Security researchers at Symantec have warned of a previously unknown state-backed hacker group that is using a novel toolset in a cyber-espionage campaign targeting organizations in South Asia, with a focus on Afghanistan.
Dubbed ‘Harvester’, the threat actor has been launching attacks against entities in telecommunications, government, and information technology (IT) sectors since at least June 2021.
The group has been observed using both custom malware and publicly available tools, such as Cobalt Strike Beacon and Metasploit, in their attacks.
The custom malware includes a backdoor called Graphon (provides attackers with remote access to a victim machine and allows them to spy on user activities and exfiltrate information), a custom downloader, and a screenshotter (takes photos that it saves to a password-protected ZIP archive for exfiltration, with all archives older than a week deleted). Both the Graphon backdoor and the downloader use Microsoft infrastructure for command and control (C&C) activity.
The researchers said they has yet to identify the initial vector the Harvester group used to breach victim networks, but the first evidence they found of Harvester activity on victim machines was a malicious URL
“The group also tried to blend its activity in with legitimate network traffic by leveraging legitimate CloudFront and Microsoft infrastructure for its command and control (C&C) activity,” Symantec said.
The custom downloader used by the attackers leverages the Costura Assembly Loader and creates necessary files on the system, adding a registry value for a new load-point. Eventually, it opens an embedded web browser at hxxps://usedust[.]com., which appears to be a load-point for the Graphon backdoor, but is actually a decoy to confuse any affected users.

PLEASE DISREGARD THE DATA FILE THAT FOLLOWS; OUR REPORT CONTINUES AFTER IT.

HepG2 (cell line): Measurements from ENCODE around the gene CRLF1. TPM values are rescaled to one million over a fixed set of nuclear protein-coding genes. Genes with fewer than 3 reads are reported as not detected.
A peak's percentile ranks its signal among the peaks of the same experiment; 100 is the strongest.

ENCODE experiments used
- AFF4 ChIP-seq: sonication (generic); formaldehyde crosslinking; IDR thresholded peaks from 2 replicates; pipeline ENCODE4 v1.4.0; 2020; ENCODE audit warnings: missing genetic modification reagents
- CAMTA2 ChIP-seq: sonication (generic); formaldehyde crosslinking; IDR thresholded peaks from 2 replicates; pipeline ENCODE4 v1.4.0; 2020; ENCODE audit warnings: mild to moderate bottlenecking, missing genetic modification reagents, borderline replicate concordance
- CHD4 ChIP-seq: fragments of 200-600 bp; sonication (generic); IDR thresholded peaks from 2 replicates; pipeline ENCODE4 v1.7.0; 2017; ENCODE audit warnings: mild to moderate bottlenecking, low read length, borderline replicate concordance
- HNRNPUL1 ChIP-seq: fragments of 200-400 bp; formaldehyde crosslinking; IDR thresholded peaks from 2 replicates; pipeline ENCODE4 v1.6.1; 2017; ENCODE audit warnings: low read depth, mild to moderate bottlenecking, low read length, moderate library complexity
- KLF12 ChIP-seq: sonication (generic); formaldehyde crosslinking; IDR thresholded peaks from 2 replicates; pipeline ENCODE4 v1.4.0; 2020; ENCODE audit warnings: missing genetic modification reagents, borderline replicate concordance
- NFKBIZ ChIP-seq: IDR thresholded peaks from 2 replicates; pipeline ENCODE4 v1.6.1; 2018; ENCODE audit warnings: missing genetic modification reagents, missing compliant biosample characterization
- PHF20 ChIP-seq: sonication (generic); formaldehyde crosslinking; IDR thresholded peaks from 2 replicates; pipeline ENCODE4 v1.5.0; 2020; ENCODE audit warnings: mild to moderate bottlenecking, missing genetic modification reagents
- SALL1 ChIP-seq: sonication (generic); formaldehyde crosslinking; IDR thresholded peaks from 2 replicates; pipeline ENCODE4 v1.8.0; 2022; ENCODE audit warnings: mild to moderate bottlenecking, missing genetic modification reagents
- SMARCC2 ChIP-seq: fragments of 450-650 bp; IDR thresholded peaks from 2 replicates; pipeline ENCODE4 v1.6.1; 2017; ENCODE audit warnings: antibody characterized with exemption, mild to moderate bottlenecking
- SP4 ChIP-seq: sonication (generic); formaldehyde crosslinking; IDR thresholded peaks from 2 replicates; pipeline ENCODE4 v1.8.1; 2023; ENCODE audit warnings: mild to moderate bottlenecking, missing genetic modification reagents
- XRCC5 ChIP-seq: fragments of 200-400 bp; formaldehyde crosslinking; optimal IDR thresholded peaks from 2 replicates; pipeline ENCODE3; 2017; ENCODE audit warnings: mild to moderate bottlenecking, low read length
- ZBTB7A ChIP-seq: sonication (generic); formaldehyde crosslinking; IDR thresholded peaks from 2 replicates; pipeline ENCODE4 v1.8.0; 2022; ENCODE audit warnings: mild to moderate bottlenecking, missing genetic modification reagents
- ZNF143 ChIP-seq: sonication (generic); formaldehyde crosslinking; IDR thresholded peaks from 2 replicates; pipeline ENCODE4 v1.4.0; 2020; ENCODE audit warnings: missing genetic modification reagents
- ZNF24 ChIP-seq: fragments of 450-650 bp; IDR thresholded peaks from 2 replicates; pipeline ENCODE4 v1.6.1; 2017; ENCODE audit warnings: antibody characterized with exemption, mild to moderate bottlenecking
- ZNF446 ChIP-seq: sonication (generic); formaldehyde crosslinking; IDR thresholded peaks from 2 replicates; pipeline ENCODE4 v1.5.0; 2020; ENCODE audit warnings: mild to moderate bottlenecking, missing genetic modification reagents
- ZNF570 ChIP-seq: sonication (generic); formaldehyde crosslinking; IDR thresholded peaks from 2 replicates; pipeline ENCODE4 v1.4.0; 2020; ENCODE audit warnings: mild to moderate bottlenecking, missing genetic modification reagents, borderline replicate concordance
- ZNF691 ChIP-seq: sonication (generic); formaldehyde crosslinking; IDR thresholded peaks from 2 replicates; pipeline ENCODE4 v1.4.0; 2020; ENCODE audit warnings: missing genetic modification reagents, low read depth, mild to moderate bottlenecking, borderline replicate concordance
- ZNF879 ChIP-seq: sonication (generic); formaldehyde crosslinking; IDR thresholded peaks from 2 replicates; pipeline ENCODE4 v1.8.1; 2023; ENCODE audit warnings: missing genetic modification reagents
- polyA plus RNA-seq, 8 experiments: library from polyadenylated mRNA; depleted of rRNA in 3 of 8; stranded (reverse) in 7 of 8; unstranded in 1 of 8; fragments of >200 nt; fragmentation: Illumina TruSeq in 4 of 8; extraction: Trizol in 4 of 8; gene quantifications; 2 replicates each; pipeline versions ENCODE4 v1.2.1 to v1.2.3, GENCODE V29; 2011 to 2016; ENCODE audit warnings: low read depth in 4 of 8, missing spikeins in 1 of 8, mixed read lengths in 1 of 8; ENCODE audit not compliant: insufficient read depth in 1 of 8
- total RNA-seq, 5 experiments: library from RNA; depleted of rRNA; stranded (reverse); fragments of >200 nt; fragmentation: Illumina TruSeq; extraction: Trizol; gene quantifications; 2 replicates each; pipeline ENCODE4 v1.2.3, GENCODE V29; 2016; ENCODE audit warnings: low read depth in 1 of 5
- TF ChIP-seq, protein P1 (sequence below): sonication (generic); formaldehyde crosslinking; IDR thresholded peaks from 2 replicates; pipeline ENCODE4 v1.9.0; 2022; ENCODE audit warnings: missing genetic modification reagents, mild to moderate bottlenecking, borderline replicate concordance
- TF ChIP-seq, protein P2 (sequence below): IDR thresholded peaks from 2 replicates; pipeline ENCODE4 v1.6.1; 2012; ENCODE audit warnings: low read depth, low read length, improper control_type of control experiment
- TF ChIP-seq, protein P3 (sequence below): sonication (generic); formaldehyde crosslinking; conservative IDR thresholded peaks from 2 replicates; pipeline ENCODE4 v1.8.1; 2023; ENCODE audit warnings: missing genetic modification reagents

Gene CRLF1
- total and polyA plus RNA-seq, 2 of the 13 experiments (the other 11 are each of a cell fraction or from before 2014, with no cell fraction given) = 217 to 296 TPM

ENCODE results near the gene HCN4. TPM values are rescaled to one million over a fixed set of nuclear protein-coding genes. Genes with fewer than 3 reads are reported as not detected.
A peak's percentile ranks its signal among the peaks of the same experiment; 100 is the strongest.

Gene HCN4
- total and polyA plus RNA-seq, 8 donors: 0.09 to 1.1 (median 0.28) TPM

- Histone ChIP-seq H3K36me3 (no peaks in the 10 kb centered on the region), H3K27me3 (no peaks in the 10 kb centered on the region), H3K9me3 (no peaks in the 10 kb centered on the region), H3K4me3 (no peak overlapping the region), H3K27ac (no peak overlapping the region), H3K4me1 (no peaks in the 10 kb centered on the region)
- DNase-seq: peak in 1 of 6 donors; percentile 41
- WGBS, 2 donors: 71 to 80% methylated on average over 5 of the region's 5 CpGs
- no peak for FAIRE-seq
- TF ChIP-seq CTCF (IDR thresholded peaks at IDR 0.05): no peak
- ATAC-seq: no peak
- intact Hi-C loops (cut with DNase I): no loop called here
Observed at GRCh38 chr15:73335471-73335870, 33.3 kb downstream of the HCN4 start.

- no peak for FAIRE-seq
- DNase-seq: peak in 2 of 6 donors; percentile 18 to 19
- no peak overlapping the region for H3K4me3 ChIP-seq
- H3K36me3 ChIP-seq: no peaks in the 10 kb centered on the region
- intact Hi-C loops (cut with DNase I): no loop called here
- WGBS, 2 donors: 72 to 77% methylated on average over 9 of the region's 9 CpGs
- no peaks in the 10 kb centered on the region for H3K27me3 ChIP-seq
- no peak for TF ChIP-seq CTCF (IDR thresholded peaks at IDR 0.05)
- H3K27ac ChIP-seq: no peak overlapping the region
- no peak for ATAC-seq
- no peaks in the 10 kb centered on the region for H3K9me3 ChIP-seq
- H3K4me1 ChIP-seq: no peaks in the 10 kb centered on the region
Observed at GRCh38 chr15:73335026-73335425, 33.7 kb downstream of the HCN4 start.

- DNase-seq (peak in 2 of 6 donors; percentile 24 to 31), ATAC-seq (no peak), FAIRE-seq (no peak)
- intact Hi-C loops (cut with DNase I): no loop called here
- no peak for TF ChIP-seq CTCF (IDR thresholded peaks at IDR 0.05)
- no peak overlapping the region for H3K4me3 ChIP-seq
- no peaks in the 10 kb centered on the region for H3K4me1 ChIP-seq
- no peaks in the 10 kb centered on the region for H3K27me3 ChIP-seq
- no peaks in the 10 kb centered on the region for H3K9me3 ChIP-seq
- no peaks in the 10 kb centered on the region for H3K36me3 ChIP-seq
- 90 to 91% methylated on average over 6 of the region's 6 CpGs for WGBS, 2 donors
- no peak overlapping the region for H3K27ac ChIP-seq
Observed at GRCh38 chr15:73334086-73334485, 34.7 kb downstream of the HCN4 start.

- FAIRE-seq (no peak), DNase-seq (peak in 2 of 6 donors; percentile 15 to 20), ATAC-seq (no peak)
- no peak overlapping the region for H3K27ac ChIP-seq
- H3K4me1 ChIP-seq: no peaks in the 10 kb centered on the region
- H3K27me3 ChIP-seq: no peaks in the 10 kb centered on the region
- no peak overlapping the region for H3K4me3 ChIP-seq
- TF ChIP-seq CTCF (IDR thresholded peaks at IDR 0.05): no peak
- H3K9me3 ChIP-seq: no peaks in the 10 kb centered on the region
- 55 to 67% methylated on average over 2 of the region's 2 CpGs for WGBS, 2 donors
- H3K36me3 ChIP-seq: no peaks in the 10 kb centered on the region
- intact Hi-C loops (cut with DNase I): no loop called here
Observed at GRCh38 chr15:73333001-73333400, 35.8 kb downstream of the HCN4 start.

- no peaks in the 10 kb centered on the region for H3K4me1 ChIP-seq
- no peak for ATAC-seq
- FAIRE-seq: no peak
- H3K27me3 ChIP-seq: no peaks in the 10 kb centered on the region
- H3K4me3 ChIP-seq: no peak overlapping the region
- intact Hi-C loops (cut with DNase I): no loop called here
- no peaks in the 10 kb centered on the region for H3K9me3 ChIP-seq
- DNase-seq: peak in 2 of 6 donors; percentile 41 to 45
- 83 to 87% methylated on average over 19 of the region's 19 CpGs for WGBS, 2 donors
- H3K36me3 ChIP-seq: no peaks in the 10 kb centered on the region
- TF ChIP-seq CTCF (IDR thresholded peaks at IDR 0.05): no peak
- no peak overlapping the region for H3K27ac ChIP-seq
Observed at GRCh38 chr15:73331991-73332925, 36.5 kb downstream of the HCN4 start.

Once executed, the backdoor attempts to communicate with the attackers’ C&C servers, which are hosted on Microsoft infrastructure.
“While we do not have enough evidence yet to attribute Harvester’s activity to a specific nation state, the group’s use of custom backdoors, the extensive steps taken to hide its malicious activity, and its targeting all point to it being a state-sponsored actor. Harvester’s use of legitimate infrastructure to host its C&C servers in order to blend in with normal network traffic is one example of the stealthy steps taken by this actor,” the researchers noted in their report.
“The targeting of organizations in Afghanistan in this campaign is also interesting given the huge upheaval seen in that country recently. The activity carried out by Harvester makes it clear the purpose of this campaign is espionage, which is the typical motivation behind nation-state-backed activity,” they concluded.